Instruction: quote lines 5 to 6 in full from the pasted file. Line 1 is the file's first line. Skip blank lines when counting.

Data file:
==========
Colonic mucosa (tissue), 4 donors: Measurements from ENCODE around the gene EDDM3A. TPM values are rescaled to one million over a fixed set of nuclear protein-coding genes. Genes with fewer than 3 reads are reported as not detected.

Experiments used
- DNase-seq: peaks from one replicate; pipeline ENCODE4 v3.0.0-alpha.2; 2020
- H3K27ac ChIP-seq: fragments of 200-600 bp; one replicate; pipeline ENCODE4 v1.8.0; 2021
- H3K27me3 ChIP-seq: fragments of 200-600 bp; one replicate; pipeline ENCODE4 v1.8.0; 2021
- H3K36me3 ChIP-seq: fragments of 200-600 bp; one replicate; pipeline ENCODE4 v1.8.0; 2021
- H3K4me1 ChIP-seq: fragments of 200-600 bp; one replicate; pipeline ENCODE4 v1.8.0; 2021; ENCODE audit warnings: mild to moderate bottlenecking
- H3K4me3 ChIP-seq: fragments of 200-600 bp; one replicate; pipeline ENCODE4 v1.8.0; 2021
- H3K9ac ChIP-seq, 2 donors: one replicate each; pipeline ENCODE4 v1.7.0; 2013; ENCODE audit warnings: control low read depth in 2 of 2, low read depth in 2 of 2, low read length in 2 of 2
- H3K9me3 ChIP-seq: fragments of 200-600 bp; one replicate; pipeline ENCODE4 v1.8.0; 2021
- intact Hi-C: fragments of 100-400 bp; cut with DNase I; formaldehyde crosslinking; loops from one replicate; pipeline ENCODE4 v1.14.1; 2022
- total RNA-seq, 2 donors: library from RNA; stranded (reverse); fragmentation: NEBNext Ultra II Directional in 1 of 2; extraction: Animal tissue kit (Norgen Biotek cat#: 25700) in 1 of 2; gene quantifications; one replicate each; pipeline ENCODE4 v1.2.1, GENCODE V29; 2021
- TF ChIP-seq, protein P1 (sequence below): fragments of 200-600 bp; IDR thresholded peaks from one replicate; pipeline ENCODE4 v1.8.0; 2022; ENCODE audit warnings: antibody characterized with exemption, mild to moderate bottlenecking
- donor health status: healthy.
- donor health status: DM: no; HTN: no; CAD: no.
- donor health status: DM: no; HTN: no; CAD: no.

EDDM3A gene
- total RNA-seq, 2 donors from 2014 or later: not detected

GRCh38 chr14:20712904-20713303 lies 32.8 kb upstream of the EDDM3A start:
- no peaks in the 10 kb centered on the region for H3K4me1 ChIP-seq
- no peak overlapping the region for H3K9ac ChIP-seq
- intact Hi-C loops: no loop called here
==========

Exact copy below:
- H3K27me3 ChIP-seq: fragments of 200-600 bp; one replicate; pipeline ENCODE4 v1.8.0; 2021
- H3K36me3 ChIP-seq: fragments of 200-600 bp; one replicate; pipeline ENCODE4 v1.8.0; 2021